A community meeting will be held Wednesday to give the public a chance to comment on Los Angeles County’s efforts to fight homelessness.
Plans call for more than 40 draft strategies — the result of policy summits held between October and December of last year — to be discussed, with residents having an opportunity to comment on the proposals.
The meeting comes one day after the Board of Supervisors voted to conduct its own analysis of a state proposal to invest $2 billion in permanent supportive housing for chronically homeless individuals with mental illness. A bipartisan group of California senators is backing the legislation, dubbed No Place Like Home, which aims to repurpose Proposition 63 funds to create a $2 billion construction bond.
Proposition 63 or the Mental Health Services Act, which went into effect in 2005, levies a 1 percent tax on personal income of more than $1 million to support mental health services. The details of the state proposal are still a work in progress.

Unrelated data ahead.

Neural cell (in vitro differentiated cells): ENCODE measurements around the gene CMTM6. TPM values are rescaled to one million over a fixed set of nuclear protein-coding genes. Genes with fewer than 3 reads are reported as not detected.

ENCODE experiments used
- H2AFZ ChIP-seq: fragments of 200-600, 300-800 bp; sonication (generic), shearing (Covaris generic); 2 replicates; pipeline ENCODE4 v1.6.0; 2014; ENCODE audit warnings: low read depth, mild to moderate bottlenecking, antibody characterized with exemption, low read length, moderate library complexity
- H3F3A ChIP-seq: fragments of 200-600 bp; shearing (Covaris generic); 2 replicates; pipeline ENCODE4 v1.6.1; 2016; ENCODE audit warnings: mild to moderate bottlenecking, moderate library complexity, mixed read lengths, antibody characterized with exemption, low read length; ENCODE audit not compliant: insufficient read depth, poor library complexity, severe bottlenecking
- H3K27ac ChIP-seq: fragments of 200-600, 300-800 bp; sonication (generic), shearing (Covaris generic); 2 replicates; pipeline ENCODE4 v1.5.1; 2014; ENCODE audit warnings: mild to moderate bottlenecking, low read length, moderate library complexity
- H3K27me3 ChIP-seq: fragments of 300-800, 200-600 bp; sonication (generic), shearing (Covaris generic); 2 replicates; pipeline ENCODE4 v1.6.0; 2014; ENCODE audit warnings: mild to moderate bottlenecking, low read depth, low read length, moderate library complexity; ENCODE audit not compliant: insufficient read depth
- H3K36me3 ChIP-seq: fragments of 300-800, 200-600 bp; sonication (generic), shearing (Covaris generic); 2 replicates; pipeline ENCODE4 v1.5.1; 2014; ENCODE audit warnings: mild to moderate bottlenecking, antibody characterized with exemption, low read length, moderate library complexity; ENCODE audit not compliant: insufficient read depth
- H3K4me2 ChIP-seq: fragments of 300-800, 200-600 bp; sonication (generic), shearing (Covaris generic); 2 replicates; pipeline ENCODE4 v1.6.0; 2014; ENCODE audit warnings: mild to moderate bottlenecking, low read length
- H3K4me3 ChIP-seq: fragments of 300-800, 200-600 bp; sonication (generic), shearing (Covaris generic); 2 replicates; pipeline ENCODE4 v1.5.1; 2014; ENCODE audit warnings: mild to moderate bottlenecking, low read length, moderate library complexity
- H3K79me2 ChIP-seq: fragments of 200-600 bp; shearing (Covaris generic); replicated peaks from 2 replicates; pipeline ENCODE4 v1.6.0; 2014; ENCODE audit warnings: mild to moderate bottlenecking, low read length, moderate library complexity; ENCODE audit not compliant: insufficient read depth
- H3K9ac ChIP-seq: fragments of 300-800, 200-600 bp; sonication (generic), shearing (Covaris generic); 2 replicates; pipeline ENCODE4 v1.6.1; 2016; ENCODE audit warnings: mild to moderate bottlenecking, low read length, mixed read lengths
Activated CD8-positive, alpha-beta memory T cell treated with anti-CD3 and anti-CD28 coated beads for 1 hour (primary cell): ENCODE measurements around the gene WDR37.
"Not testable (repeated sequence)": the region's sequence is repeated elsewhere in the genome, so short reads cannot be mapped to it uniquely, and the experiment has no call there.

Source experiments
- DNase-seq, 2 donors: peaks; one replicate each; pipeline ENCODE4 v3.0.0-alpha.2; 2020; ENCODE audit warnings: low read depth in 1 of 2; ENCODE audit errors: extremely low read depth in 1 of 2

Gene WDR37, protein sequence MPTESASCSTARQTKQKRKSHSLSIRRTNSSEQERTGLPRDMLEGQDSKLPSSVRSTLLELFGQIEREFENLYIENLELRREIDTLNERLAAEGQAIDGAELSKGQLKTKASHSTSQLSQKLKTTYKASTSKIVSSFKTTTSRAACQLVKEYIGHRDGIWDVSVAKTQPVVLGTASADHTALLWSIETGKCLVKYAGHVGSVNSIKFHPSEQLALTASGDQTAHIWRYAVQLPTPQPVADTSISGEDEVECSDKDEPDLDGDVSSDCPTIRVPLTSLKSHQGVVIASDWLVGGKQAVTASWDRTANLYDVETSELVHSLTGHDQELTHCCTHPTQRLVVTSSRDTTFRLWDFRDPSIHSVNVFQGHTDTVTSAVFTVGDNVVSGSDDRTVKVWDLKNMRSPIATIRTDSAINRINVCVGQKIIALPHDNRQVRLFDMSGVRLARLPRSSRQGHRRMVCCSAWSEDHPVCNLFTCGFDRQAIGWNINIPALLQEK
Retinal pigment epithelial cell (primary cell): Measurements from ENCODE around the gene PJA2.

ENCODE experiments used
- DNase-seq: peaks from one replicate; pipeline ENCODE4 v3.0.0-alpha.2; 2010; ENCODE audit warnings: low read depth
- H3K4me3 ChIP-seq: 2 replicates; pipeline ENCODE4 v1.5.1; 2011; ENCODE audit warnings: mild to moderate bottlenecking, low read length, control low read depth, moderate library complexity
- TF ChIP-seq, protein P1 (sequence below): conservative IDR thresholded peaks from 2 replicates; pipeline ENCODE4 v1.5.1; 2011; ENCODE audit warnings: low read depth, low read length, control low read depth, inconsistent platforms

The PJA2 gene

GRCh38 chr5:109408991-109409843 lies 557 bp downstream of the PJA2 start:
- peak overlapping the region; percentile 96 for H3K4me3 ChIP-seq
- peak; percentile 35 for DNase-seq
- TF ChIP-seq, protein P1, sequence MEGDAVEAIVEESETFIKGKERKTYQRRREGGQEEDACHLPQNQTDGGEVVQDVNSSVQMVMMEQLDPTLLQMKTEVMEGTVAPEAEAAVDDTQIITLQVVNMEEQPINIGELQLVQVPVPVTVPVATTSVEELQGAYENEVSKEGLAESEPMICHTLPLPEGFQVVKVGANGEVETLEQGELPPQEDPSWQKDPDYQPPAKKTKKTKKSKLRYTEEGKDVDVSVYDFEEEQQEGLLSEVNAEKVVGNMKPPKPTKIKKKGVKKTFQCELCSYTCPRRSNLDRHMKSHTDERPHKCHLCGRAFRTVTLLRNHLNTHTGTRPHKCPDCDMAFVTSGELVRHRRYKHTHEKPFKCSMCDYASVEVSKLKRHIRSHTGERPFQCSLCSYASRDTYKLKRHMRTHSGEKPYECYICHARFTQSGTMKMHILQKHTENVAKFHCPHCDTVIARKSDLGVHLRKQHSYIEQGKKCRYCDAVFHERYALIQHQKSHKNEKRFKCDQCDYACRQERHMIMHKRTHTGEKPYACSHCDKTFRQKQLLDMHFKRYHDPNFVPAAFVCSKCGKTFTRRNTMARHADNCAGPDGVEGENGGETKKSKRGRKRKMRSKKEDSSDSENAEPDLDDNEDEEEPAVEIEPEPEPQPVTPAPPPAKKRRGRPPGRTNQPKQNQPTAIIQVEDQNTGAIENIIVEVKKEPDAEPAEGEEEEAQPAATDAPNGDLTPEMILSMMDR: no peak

Supervisors Mark Ridley-Thomas and Sheila Kuehl recommended the analysis in a motion that stated, “It is imperative that (the) county is at the table to fully vet this proposal,” as roughly 40 percent of California’s homeless population lives in Los Angeles County.
“We should do everything we can to make sure we get more, rather than less, from this effort,” Ridley-Thomas told the board. “This will help us in our work of trying to lift up our community and restoring dignity and purpose to the lives of individuals who find themselves homeless.”
Kuehl said the county’s analysis could help frame how funds will be allocated and offer “a real win-win by protecting mental health services while supporting the use of a portion of the revenues from Prop. 63 for housing.”
The board directed staffers to make sure the analysis includes a comparison of the benefits of the initiative to those of existing MHSA-funded efforts. Staffers will also work to identify the subset of homeless individuals in L.A. County that could be helped by No Place Like Home and assess how the legislation would affect current programs.
—City News Service
>> Want to read more stories like this? Get our Free Daily Newsletters Here!Follow us: